Chapter 10, "Using Distributed Destinations," describes how to use distributed destinations with WebLogic JMS.
Chapter 11, "Using Message Unit-of-Order," describes how to use Message Unit-of-Order to provide strict message ordering when using WebLogic JMS queues.
Chapter 12, "Using Unit-of-Work Message Groups," describes how to use Unit-of-Work Message Groups to provide groups of messages when using WebLogic JMS.
Chapter 13, "Using Transactions with WebLogic JMS," describes how to use transactions with WebLogic JMS.
Chapter 14, "Developing Advanced Pub/Sub Applications," describes the advanced concepts and functionality of Uniform Distributed Topics (UDTs) necessary to design high availability applications.
Chapter 15, "Recovering from a Server Failure," describes how to terminate a JMS application gracefully if a server fails and how to migrate JMS data after server failure.
Chapter 16, "WebLogic JMS C API," provides information on how to develop C programs that interoperate with WebLogic JMS.
Appendix A, "Deprecated WebLogic JMS Features," describes features that have been deprecated for this release of WebLogic Server.
Appendix B, "FAQs: Integrating Remote JMS Providers," provides answers to frequently asked questions about how to integrate WebLogic Server with remote JMS providers.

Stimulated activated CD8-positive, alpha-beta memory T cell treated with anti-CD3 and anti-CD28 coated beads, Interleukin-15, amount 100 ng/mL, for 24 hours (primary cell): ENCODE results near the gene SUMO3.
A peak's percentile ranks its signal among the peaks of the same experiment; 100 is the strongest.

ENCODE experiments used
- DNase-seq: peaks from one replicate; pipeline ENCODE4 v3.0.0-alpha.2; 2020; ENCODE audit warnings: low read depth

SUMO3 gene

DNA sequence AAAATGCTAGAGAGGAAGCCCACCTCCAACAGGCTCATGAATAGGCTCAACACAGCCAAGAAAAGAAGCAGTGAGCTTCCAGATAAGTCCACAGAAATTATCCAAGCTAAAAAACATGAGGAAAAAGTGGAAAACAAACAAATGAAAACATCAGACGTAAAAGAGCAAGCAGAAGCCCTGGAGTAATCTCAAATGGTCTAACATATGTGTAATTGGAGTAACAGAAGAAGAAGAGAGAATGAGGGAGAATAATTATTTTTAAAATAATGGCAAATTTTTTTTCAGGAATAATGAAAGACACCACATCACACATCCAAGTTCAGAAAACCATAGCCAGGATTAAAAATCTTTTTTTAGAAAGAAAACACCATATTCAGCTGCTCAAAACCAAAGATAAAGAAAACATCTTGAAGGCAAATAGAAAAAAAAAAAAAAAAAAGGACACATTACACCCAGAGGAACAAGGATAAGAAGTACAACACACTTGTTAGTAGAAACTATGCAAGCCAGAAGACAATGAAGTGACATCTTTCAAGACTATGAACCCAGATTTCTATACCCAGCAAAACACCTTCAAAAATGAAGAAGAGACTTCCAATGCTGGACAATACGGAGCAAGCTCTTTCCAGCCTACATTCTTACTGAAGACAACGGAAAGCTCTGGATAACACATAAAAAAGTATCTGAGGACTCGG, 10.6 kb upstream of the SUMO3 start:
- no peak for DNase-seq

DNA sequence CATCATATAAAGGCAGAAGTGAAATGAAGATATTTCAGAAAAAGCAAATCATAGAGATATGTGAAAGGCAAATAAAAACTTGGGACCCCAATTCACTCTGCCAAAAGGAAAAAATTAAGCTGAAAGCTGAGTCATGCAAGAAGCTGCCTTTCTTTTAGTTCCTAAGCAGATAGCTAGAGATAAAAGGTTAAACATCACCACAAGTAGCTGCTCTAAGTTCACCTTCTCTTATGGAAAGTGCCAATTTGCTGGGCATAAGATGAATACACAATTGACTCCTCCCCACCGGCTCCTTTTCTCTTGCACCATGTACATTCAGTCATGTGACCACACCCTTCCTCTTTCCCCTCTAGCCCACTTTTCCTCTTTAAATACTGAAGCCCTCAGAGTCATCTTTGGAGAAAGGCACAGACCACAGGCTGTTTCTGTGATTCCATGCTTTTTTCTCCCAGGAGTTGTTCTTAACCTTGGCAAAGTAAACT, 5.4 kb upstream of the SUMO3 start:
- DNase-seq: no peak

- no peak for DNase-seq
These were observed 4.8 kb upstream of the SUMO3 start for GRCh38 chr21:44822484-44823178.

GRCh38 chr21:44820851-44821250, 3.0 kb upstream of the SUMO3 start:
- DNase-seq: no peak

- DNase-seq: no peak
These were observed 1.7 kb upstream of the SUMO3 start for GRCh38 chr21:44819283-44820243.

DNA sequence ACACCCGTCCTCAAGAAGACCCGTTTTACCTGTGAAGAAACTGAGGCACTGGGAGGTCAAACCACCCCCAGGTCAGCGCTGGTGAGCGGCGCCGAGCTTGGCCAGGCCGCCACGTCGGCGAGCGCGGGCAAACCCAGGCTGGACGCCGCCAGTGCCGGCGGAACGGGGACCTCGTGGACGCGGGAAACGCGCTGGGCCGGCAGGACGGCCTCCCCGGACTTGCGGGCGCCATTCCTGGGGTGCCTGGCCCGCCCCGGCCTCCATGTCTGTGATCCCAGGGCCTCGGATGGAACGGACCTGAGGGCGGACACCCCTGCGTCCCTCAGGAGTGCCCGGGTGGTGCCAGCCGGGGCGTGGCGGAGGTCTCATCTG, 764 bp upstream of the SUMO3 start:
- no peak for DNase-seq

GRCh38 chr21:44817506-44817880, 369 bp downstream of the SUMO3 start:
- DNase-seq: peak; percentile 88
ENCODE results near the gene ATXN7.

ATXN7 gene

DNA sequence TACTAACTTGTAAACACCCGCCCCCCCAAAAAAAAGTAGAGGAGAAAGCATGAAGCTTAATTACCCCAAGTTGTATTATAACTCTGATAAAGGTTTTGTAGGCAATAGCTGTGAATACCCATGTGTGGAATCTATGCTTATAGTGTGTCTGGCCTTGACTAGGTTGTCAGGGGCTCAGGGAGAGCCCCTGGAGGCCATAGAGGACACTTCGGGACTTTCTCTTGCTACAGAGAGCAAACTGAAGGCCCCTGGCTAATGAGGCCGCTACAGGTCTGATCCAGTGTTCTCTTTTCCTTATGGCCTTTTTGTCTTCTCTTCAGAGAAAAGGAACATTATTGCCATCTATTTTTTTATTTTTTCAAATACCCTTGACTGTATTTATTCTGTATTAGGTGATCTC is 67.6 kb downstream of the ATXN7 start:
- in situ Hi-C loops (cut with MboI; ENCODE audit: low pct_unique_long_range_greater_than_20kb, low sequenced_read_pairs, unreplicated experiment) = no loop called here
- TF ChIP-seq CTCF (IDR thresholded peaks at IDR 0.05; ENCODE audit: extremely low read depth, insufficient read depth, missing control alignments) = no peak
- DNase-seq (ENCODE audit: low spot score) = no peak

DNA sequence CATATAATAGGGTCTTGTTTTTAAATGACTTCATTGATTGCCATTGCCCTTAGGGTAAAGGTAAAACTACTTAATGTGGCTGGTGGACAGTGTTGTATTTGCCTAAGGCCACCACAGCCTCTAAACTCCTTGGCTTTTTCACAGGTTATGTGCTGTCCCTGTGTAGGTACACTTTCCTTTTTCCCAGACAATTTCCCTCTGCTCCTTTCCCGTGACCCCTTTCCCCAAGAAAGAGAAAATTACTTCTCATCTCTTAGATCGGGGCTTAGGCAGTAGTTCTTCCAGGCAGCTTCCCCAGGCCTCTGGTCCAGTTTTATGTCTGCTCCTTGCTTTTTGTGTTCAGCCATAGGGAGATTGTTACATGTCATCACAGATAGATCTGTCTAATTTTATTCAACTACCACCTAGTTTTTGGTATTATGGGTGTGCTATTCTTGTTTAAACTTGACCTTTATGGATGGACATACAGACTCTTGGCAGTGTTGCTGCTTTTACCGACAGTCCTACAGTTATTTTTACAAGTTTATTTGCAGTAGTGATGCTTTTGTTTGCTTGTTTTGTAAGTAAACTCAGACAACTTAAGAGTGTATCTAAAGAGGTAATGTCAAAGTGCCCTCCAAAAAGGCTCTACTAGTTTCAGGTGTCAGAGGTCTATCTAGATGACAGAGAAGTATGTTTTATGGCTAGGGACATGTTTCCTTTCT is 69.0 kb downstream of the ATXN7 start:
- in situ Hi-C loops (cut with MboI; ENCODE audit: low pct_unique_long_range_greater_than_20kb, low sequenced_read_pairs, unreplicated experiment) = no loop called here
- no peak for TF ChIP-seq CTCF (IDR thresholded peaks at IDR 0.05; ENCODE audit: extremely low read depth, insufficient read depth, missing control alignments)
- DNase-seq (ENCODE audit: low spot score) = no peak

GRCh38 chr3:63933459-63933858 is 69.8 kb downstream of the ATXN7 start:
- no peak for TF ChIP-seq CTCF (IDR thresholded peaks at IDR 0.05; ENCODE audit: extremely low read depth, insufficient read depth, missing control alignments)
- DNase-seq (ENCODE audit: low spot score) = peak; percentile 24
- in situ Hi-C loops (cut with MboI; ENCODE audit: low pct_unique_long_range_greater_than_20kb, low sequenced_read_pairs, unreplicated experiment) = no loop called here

Appendix C, "How to Lookup a Destination," provides a summary of methods you can use to lookup a destination.
Appendix D, "Advanced Programming with Distributed Destinations Using the JMS Destination Availability Helper API," provides a means for getting notifications when destinations become available or unavailable.
This document contains JMS-specific design and development information.
For comprehensive guidelines for developing, deploying, and monitoring WebLogic Server applications, see the following documents:
Administering JMS Resources for Oracle WebLogic Server for information about configuring and managing JMS resources.
Administering the Store-and-Forward Service for Oracle WebLogic Server for information about the benefits and usage of the Store-and-Forward service with WebLogic JMS.
Administering the WebLogic Persistent Store for information about the benefits and usage of the system-wide WebLogic Persistent Store.
Deploying Applications to Oracle WebLogic Server is the primary source of information about deploying WebLogic Server applications.
In addition to this document, Oracle provides a variety of code samples and tutorials for JMS developers. The examples and tutorials illustrate WebLogic Server JMS in action, and provide practical instructions on how to perform key JMS development tasks.